Baltimore Homeowner Blasts City, Courts As Investment Property Turns Into 'Nightmare' After Fire, Murder, Squatters
BALTIMORE (WJZ) -- Baltimore has almost 15,000 vacant homes, and many believe the disinvestment contributes to the city's soaring violence.
One homeowner, Darryl Brown, told WJZ he regrets ever buying a rowhouse as an investment property in the troubled Carrollton Ridge neighborhood in Southwest Baltimore.
He said his purchase at auction last year turned into a nightmare with multiple unsuccessful legal battles to evict squatters.
Brown received the city's notice this week: the home at 325 Furrow Street that he bought for $22,000 last year must be fixed up or torn down within 30 days.
It follows the startling discovery firefighters made less than two weeks ago: The body of Miguel Soto Diaz found with gunshot wounds inside—and Brown's home set ablaze.
"My heart goes out to the family. I am so sorry. This could have been alleviated," Brown told WJZ Investigator Mike Hellgren. "The city—and I hate to say it like this—but they killed this guy because they allowed it to happen."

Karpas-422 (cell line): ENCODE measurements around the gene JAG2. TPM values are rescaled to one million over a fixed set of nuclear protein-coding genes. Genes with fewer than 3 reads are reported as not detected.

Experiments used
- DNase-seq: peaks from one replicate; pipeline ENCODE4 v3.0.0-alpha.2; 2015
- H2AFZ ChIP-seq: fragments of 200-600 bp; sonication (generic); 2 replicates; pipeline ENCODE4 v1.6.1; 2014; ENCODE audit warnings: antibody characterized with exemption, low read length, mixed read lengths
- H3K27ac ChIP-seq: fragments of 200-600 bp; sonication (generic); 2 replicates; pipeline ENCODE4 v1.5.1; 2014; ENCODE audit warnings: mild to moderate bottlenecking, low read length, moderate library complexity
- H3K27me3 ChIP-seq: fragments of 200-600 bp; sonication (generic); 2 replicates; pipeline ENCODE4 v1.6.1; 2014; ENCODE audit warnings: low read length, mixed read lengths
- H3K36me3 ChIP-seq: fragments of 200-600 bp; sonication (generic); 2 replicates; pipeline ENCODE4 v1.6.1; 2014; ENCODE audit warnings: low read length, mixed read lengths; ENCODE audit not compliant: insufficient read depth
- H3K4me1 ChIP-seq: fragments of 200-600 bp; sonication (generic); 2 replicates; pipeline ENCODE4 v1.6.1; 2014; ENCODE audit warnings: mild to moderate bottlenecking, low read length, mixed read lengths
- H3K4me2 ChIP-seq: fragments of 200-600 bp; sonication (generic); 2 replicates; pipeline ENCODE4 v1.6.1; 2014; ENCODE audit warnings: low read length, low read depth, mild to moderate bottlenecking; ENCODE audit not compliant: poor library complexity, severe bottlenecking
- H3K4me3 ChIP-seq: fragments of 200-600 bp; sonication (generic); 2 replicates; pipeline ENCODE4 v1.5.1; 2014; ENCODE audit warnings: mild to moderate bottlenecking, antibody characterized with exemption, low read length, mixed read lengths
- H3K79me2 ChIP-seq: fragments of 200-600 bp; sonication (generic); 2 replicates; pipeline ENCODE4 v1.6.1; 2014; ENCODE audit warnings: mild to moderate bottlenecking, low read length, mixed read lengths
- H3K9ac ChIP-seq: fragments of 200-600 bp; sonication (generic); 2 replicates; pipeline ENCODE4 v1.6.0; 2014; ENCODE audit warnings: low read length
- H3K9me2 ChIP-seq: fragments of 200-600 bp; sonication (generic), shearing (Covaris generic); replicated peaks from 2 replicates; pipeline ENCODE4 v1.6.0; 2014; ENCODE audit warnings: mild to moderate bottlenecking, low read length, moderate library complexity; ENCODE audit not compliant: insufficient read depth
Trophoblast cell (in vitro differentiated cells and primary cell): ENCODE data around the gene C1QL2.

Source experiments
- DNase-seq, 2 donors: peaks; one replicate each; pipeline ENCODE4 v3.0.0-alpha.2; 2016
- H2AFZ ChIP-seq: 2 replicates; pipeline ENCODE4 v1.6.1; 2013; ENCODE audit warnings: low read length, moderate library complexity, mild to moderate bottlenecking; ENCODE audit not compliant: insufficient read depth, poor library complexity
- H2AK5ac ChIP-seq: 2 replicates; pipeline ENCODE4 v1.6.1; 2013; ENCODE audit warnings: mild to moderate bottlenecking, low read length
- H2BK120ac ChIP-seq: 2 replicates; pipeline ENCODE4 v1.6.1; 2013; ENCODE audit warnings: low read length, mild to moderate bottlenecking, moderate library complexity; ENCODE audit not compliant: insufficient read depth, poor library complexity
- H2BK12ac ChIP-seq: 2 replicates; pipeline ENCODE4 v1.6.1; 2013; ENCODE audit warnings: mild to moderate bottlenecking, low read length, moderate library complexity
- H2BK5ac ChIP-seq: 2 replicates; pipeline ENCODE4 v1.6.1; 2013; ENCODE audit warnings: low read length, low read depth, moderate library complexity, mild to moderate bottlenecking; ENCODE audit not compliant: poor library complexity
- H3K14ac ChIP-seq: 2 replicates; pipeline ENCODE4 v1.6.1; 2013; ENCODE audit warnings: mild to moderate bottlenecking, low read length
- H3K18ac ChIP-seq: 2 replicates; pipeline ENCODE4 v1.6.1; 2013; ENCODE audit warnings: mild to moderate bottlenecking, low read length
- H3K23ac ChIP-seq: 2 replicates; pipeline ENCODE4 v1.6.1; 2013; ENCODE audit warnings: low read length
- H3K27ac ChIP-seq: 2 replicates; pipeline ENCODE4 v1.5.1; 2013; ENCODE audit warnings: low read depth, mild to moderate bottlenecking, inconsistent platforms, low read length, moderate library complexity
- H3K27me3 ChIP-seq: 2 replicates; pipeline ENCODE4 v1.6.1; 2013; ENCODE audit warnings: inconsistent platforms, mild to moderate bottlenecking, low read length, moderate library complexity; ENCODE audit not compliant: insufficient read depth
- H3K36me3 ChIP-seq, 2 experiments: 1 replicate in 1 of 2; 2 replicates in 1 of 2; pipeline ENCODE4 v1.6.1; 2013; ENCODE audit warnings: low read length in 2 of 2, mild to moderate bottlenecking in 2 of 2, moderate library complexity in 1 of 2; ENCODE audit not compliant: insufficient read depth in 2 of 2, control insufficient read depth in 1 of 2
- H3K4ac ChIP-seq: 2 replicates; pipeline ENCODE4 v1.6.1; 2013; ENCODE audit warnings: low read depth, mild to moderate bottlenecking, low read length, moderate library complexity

Brown said he called police last year to remove squatters who had moved in. "I started to try to fix it up. As soon as they saw me try to fix it up, that's when every time I would leave at night, they would break in," Brown said. "The cops came, and the cops were like, 'There's really nothing that you can do. The only thing you can do is go downtown.'"
So, he turned to the courts, writing in an emergency petition for eviction that the squatters were stealing electricity and detailing rampant drug use.
A judge denied it on the grounds there was no provision for an expedited trial.
"Sir, I was just as flabbergasted and confused as you," Brown told Hellgren about the court battle. "The first time, for the eviction, they denied me. The second time, for an emergency eviction, they also denied me."
Eventually, by last month, he was able to get another hearing.
This time, the judge ordered eviction but more than two weeks passed, and the sheriff's office—backlogged with cases—was unable to carry it out.
That eviction order had yet to be served when the house burned with the body inside.
"What can someone do if they're like you, a landlord? What can you do?" Hellgren asked Brown. "Well, at that point, I learned that you can do nothing. A lot of my friends have a distaste for even investing in Baltimore," he said.
Brown said while he hopes for change, he's not optimistic. "I feel for the people wholeheartedly… I wish I had never bought that house."
The lower floors are now boarded up. There is an $8,000 reward for information that leads to an arrest in the homicide.
WJZ recently highlighted several independent investors who are fixing up homes in Carrollton Ridge.
The community has continued to see violence, including the shooting of an elderly man as he took out his trash last week.
for more features.